Trouble is it won't rise until around midnight tonight.
So First Quarter is probably your best viewing time.
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Old 24-08-2019, 12:24 PM
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mental4astro (Alexander)
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Les has offered excellent advise on coming to terms with using an astronomical telescope.

Which is the best phase to view the Moon?

Every phase is!

Sorry Allan, but I will have to challenge you for once!

Tony, have a look through this following thread. It will take you through some of the ins and outs of using your scope with the Moon and planets, plus give you insight into what can be seen not just on the planets, but also the Moon at is different phases. Many people dismiss the full Moon as featureless, but if you know where to look then you will have found the full Moon's hidden treasure!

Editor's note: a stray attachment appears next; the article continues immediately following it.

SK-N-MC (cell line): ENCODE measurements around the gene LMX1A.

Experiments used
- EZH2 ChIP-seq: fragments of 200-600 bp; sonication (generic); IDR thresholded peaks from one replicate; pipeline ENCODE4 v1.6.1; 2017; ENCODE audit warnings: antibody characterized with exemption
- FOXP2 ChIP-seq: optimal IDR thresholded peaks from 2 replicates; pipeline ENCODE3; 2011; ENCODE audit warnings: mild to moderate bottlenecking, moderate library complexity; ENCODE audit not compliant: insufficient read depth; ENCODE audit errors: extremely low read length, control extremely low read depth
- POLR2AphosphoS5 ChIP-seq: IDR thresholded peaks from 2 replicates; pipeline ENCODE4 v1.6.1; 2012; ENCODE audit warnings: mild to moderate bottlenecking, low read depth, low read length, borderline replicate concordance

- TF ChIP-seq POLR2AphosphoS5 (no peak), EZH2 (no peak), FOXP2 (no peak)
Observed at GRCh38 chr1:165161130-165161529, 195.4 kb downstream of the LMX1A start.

IIS thread: Observing the Moon and planets - the good juice and cheats

The Moon is also not just about craters. There is so much more. Most people are aware that the darker features are lava fields. What most people then don't consider is if there are lava fields, then there are volcanoes too! The Moon harbours literally hundreds of volcanic domes and long extinct vents, and a myriad of other volcanic features. As there is no air or water for erosion to take place, the Moon is an open and uninterrupted history book spanning some 4 billion years. And once you know that markers to look for, you will find features that are among the oldest and the newest right beside each other.

The thread also discusses lunar libration the Les mentioned, and how it can be used to advantage to observe features that are along the limb.

Alex.
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Old 25-08-2019, 11:01 AM
Brown.dog (Tony)
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Thanks Alex and Allan,

Thanks for the link. I'm really excited to explore all the moon and see all those features you mentioned, I can't see it being boring at all. Also, I am really keen to view the areas that the Apollo missions landed and just muse on the fact that men have walked around there.

cheers

Tony